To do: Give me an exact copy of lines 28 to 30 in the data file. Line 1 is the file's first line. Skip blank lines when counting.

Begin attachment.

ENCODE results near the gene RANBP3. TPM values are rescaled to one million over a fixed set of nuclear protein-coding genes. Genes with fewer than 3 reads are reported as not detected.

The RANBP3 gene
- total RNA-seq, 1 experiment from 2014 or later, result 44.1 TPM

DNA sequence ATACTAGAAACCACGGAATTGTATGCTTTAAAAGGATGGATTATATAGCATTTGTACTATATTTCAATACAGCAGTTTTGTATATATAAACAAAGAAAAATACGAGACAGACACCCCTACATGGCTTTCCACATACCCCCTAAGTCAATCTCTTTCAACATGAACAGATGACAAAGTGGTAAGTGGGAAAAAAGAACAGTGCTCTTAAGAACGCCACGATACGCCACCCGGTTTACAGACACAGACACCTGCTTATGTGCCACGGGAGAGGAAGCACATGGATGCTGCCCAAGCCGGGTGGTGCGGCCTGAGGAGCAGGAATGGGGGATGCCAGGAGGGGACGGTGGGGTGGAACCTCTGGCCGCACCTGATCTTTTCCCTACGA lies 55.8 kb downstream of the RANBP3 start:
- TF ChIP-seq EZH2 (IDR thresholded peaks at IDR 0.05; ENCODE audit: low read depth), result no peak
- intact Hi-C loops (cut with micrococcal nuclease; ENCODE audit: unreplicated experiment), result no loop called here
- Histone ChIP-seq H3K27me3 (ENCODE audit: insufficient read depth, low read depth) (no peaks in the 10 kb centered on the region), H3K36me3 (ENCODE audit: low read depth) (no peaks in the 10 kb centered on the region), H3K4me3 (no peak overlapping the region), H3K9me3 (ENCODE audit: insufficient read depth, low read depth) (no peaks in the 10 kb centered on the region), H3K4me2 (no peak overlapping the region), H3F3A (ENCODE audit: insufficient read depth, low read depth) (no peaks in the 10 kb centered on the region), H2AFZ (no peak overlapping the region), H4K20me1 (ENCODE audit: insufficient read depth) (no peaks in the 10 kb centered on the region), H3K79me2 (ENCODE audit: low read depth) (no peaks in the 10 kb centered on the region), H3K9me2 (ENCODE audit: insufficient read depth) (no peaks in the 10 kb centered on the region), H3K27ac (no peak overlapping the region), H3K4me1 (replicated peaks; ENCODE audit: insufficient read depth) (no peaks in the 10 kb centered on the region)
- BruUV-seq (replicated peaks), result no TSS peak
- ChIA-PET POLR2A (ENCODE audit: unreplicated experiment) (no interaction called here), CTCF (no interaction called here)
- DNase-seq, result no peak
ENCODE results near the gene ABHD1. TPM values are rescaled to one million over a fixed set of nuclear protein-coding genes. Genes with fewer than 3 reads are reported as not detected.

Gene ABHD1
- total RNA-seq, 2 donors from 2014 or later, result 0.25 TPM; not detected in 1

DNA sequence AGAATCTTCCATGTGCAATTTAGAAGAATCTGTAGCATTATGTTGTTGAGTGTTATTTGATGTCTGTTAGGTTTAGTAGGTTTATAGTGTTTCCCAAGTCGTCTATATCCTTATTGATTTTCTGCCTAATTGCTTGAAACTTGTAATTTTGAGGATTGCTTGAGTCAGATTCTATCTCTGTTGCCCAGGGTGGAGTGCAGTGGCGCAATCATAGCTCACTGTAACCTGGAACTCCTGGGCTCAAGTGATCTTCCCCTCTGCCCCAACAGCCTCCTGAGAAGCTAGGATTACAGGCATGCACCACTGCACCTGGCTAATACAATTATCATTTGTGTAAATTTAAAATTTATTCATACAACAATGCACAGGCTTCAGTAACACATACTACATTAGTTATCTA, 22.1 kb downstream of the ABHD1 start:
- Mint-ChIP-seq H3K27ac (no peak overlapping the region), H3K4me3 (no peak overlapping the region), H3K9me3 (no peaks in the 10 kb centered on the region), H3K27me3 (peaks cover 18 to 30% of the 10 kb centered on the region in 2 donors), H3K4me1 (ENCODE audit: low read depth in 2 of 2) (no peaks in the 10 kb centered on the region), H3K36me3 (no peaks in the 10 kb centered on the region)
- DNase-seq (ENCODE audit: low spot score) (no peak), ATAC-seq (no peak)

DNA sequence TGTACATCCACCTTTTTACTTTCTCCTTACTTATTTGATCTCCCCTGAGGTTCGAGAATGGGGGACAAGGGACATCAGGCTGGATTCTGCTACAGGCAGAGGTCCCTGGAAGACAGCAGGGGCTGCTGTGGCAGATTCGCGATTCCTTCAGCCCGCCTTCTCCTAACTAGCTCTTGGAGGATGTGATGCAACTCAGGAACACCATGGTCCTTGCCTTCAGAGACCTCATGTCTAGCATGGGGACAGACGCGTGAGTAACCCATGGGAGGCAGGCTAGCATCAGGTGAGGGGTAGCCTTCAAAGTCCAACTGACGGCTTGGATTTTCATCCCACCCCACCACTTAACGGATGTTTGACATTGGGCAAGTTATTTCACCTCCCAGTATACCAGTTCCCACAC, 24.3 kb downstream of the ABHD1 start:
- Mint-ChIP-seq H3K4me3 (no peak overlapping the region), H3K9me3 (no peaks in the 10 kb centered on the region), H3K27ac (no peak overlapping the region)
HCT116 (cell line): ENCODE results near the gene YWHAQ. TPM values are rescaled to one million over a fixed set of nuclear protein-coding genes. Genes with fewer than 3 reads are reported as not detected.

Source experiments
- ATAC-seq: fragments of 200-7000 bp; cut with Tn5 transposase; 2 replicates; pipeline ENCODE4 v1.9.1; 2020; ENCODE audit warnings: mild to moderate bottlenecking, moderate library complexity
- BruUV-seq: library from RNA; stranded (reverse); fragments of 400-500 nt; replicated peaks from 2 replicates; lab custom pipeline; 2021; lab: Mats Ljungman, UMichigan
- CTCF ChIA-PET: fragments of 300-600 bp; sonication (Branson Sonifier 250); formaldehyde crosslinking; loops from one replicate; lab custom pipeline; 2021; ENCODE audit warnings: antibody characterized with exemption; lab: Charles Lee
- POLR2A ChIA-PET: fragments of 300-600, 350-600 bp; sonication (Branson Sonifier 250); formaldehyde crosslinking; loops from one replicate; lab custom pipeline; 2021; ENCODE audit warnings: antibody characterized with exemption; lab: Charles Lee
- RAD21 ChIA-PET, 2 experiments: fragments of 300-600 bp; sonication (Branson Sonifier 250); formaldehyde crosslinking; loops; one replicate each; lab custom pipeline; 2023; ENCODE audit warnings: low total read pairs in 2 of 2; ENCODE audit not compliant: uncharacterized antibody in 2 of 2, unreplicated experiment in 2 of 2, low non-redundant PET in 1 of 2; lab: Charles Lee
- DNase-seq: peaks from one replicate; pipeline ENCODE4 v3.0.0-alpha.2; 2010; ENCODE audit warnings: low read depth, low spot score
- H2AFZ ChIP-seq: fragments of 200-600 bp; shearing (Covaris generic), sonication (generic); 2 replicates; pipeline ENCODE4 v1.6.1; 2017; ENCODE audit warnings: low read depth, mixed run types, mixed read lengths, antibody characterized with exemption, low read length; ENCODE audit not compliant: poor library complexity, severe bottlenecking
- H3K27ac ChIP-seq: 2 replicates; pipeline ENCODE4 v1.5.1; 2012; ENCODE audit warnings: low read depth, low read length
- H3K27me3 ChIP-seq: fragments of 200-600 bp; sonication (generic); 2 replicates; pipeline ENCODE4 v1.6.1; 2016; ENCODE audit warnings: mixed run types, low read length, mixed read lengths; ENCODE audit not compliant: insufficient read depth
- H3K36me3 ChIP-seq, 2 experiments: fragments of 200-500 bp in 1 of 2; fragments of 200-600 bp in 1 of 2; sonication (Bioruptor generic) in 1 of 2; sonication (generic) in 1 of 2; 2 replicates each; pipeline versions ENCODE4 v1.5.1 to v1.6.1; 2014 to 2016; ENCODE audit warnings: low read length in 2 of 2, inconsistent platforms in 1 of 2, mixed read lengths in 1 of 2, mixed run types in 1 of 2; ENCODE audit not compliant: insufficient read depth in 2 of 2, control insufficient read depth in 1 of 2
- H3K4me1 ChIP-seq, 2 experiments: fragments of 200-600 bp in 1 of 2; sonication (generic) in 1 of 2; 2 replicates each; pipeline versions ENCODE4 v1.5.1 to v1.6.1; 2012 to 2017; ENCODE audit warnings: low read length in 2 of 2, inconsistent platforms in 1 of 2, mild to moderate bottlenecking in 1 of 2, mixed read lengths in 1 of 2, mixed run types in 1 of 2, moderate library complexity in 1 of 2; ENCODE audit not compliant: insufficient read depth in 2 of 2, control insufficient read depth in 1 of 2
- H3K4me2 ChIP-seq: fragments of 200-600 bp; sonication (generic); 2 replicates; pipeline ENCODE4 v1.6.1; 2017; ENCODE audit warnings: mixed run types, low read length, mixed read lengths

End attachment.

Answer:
- H3K27ac ChIP-seq: 2 replicates; pipeline ENCODE4 v1.5.1; 2012; ENCODE audit warnings: low read depth, low read length
- H3K27me3 ChIP-seq: fragments of 200-600 bp; sonication (generic); 2 replicates; pipeline ENCODE4 v1.6.1; 2016; ENCODE audit warnings: mixed run types, low read length, mixed read lengths; ENCODE audit not compliant: insufficient read depth
- H3K36me3 ChIP-seq, 2 experiments: fragments of 200-500 bp in 1 of 2; fragments of 200-600 bp in 1 of 2; sonication (Bioruptor generic) in 1 of 2; sonication (generic) in 1 of 2; 2 replicates each; pipeline versions ENCODE4 v1.5.1 to v1.6.1; 2014 to 2016; ENCODE audit warnings: low read length in 2 of 2, inconsistent platforms in 1 of 2, mixed read lengths in 1 of 2, mixed run types in 1 of 2; ENCODE audit not compliant: insufficient read depth in 2 of 2, control insufficient read depth in 1 of 2